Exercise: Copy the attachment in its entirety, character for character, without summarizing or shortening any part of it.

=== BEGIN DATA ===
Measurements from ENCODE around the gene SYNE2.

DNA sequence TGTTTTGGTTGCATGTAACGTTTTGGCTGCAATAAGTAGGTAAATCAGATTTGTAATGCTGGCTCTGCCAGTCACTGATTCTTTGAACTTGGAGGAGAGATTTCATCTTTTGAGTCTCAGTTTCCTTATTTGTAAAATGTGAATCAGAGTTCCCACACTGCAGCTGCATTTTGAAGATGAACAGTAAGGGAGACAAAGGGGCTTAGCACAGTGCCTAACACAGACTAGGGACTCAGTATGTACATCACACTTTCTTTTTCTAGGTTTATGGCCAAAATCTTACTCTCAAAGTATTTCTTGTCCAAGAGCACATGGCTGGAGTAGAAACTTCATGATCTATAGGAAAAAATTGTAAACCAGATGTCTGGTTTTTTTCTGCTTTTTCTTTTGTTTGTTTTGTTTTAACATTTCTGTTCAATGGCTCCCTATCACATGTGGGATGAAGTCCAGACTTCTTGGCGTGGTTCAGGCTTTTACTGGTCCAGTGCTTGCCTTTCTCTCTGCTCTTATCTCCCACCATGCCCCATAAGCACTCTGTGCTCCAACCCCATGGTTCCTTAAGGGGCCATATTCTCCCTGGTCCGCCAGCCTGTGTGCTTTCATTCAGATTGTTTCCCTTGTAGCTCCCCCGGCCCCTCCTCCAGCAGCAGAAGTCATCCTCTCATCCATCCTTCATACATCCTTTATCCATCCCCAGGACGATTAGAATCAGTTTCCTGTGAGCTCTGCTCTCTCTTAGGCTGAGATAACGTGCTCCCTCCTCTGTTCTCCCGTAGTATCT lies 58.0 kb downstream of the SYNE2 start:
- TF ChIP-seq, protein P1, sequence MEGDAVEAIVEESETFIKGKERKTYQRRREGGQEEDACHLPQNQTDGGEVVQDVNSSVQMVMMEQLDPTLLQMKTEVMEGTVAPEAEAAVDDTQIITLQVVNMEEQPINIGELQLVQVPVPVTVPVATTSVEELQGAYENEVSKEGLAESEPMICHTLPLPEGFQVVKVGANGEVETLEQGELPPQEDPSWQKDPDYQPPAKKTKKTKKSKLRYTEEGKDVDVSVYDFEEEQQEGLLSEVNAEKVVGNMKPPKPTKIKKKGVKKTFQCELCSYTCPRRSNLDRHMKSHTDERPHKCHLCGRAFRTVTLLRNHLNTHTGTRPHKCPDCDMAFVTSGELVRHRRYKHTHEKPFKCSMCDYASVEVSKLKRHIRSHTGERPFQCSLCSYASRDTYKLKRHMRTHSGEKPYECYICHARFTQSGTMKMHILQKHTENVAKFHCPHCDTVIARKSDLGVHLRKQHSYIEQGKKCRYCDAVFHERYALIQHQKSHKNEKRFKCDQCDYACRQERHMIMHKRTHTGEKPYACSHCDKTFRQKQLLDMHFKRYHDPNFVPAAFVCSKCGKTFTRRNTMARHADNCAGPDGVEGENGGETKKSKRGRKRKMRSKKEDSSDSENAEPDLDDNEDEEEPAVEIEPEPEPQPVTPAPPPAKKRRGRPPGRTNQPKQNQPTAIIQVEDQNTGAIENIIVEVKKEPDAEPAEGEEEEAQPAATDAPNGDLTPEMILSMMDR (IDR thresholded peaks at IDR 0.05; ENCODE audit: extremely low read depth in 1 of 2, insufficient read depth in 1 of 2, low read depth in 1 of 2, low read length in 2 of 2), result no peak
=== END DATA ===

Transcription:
Measurements from ENCODE around the gene SYNE2.

DNA sequence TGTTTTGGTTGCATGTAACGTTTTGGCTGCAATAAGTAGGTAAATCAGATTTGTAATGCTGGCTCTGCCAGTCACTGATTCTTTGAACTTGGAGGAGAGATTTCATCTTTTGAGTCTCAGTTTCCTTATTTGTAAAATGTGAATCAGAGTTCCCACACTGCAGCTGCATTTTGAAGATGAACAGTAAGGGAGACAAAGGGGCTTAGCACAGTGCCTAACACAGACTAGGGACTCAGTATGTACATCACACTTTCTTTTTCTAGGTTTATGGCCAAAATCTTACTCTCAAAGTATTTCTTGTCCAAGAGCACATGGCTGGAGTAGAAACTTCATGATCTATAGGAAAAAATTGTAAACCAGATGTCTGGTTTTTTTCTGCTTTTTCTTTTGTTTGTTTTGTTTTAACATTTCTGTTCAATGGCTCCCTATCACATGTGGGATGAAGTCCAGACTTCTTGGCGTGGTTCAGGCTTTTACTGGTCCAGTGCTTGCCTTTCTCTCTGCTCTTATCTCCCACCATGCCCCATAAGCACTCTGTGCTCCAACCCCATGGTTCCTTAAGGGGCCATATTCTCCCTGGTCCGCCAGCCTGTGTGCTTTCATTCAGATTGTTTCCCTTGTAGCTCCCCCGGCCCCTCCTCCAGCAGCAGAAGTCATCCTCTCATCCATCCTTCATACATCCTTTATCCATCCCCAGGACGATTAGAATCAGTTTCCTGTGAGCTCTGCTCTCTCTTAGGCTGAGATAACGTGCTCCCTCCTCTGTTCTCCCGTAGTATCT lies 58.0 kb downstream of the SYNE2 start:
- TF ChIP-seq, protein P1, sequence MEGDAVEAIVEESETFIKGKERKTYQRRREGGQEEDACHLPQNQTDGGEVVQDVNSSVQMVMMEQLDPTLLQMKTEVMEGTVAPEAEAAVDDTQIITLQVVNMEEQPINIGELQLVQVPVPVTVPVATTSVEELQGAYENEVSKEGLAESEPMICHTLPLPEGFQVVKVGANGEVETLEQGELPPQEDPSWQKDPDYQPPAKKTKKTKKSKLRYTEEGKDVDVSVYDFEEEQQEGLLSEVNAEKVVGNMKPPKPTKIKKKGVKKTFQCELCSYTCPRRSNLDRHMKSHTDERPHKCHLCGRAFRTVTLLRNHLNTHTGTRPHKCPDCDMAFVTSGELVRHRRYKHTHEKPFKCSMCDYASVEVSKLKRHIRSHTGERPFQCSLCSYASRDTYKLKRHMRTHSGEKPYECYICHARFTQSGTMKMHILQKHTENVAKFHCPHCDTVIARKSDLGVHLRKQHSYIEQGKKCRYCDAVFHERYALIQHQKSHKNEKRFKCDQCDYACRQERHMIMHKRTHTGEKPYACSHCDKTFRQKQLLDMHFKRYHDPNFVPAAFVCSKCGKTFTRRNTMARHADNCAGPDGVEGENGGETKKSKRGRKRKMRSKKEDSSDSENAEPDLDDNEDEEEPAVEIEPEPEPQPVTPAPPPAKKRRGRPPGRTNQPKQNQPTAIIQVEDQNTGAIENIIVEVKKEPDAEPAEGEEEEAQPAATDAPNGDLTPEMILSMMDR (IDR thresholded peaks at IDR 0.05; ENCODE audit: extremely low read depth in 1 of 2, insufficient read depth in 1 of 2, low read depth in 1 of 2, low read length in 2 of 2), result no peak